Best of the HR blogs: 12 great HR blog posts from May 2012

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Leadership, loyalty and Lindsay Lohan

How has May 2012 been for you? In the world of HR blogs, at least, it’s been another superb month, with a bumper crop of outstanding posts touching on a remarkably wide range of subjects, including leadership, Lindsay Lohan and loyalty (the latter being a recurring theme in a number of posts this month…is there something in the air?).

Other subjects highlighted by leading HR bloggers this month include introversion, quagmires and coping with diabetes. And so much more besides…

May 2012 has also been something of an anniversary month. XpertHR notched up its 10th anniversary. And the XpertHR Employment Intelligence blog achieved five years of service.

There have also been some notable “blogaversaries” out there in the wider HR blogosphere, with both @JulesJ85‘s Rambling Southern Monkey blog and @TheBuzzOnHR‘s The Buzz on HR blog celebrating their first birthdays. Many happy blogging returns, ladies! And if you know of any other anniversaries that have just passed or might be just coming up in the world of HR blogs, please do let me know!

Before we get to my pick of the dozen best HR blog posts of May 2012, a few wee announcements:

  • The image used on this page was sourced from Wikimedia Commons.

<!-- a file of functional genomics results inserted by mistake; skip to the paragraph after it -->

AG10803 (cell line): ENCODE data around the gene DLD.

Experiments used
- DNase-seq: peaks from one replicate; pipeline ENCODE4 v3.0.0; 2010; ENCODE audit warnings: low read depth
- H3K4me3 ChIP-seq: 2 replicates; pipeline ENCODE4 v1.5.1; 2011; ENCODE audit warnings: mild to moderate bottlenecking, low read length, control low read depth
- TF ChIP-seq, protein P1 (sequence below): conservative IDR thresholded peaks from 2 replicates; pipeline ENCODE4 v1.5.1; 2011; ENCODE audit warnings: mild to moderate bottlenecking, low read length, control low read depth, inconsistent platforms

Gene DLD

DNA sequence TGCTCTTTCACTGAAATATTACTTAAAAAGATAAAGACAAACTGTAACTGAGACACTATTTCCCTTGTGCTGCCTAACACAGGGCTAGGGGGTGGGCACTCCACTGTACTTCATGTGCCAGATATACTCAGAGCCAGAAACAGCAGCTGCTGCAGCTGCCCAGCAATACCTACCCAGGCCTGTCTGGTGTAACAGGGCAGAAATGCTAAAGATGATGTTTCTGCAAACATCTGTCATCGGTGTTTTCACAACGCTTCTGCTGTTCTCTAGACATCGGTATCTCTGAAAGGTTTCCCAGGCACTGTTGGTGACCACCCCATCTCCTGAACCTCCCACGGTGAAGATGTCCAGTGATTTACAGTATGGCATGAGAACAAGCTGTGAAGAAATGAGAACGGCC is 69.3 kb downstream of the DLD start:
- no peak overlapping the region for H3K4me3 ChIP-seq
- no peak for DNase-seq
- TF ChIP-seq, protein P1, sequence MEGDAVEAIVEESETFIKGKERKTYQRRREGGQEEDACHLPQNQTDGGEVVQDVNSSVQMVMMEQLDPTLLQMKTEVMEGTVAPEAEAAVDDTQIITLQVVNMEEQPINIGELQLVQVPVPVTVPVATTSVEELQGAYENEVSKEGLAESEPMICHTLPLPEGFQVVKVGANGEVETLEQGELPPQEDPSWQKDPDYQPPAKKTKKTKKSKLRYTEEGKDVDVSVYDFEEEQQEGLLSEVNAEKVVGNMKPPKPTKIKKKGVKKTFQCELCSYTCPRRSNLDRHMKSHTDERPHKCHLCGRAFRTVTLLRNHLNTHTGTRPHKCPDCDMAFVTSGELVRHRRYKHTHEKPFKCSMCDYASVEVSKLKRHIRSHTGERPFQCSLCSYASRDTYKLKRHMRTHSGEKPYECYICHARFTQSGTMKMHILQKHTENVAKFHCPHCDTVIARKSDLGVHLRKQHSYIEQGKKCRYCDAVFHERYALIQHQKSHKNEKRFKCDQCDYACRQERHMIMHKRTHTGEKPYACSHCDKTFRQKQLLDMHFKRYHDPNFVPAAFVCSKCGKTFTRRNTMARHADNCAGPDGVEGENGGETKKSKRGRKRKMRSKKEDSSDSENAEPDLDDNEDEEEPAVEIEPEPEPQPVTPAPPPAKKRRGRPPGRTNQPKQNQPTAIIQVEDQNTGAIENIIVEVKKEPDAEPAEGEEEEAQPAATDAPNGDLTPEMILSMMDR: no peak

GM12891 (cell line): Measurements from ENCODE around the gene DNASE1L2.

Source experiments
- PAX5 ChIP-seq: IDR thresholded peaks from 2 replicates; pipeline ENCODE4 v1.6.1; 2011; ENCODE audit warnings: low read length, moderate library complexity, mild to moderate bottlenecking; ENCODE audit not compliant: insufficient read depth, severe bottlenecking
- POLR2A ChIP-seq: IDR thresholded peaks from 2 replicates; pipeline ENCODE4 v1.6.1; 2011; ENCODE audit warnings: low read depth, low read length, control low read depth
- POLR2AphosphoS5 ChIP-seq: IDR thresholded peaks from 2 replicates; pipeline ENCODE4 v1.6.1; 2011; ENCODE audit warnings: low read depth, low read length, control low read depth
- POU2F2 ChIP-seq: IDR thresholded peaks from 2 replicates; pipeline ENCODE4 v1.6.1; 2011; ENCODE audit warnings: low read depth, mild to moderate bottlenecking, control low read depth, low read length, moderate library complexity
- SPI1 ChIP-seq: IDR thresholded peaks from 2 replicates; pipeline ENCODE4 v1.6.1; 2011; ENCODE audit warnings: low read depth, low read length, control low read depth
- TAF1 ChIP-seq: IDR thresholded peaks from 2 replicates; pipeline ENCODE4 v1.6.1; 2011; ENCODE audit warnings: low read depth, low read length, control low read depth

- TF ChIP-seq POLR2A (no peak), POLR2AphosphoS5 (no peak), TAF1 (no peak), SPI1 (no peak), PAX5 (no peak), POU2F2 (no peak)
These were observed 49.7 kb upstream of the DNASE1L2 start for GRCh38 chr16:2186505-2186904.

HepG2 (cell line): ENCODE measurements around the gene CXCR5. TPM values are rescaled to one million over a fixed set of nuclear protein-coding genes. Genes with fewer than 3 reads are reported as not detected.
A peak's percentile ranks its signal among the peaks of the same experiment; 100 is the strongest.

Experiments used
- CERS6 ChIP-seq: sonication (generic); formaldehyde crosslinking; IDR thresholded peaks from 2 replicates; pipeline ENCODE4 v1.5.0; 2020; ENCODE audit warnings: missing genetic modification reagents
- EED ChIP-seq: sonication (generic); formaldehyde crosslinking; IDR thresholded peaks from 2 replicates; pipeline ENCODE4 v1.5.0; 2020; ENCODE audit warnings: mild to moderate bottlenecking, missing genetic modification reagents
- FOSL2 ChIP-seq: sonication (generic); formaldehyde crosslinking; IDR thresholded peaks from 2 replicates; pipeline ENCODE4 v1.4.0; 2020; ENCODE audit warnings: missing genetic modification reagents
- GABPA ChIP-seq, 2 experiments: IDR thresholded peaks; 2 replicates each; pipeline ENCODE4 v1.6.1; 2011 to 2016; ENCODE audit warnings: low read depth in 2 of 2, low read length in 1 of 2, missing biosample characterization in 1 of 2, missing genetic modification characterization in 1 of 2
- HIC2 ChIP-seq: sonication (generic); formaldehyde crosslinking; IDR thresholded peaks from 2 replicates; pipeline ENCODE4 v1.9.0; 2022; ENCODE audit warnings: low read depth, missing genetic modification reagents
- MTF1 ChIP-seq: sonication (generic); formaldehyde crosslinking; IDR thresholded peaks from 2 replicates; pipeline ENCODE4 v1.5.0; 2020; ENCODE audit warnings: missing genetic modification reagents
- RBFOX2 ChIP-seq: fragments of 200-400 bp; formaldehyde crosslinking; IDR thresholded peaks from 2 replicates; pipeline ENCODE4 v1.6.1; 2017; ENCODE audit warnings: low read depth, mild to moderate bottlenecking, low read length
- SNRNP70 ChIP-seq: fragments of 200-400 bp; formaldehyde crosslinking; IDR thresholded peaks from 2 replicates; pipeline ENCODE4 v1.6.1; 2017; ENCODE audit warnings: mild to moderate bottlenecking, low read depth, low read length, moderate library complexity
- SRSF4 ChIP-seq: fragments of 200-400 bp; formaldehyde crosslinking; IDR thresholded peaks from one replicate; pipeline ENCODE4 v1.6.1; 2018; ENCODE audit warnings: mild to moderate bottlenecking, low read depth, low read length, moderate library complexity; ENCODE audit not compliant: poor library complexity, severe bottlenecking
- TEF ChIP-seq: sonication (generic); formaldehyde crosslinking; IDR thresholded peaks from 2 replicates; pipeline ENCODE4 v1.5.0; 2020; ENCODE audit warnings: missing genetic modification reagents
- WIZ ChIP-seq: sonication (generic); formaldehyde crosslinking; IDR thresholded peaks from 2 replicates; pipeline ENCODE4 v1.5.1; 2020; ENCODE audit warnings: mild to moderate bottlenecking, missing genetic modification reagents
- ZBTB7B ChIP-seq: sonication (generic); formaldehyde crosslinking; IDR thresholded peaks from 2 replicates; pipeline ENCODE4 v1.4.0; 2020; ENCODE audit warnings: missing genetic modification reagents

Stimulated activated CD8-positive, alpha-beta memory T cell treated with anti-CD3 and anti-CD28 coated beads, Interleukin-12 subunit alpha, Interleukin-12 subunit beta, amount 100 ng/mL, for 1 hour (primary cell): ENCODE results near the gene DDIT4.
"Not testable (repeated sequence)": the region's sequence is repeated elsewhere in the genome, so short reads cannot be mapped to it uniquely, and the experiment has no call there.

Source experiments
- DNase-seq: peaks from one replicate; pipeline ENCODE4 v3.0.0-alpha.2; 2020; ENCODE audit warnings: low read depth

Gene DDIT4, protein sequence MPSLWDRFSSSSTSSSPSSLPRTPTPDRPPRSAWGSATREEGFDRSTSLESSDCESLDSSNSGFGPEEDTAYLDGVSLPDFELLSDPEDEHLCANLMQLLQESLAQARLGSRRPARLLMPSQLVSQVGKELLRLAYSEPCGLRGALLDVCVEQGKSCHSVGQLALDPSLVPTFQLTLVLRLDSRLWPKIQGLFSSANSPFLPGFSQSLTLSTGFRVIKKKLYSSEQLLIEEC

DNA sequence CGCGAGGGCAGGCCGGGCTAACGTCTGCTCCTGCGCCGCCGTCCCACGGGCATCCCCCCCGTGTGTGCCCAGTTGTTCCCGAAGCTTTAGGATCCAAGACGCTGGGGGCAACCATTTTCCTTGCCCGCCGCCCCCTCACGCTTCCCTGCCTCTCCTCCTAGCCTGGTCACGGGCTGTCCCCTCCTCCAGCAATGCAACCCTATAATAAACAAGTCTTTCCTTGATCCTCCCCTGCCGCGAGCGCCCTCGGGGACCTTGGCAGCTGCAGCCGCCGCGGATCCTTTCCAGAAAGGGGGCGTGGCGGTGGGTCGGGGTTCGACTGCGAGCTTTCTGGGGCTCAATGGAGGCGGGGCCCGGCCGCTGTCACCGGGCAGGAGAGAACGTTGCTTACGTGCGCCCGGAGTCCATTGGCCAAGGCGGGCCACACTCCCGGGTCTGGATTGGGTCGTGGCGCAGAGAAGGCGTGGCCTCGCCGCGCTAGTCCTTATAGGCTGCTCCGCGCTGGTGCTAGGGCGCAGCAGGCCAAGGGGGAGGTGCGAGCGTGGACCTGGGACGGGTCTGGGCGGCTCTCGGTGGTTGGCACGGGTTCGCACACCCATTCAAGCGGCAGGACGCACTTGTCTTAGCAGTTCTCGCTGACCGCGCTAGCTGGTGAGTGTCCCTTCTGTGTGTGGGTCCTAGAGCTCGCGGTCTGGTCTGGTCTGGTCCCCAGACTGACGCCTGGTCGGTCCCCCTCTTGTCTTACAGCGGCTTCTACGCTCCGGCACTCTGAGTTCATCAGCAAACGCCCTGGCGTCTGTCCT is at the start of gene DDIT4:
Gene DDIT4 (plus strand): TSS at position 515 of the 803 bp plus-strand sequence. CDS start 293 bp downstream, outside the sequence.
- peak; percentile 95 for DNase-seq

• As always, this list is necessarily both selective and subjective. So if there are any HR blog posts that you’ve particularly enjoyed during May 2012, please share your recommendations via the comments box below, or get in touch via Twitter, LinkedIn or Google+. I’d love to hear from you.
  • And as per, this list of the best HR blog posts from May 2012 is presented in alphabetical order by author surname.

Best of the HR blogs: 12 great HR blog posts from May 2012

  • Steve Browne & the GCHRA HR roundtable: Taking HR to the trenches in 2012 Are the HR trenches the best place to be in 2012? I’m delighted to report that the question that I posed on this blog last month was taken up by leading US HR blogger Steve Browne, and used as the jumping-off point for a fascinating discussion at the latest monthly meeting of the Greater Cincinnati Human Resources Association‘s (GCHRA) HR Roundtable.  Steve very kindly agreed for me to present the full minutes of the May 2012 HR roundtable meeting on taking HR to the trenches on the XpertHR blog, as a way to share the key learning points emerging from this discussion with XpertHR’s readers and widen the debate. These make for fascinating reading…and watch out in particular for the section on maintaining the “mystique” of HR! Steve further explores the topic of the “mystique” of HR in a highly-recommended post on his Everyday People blog.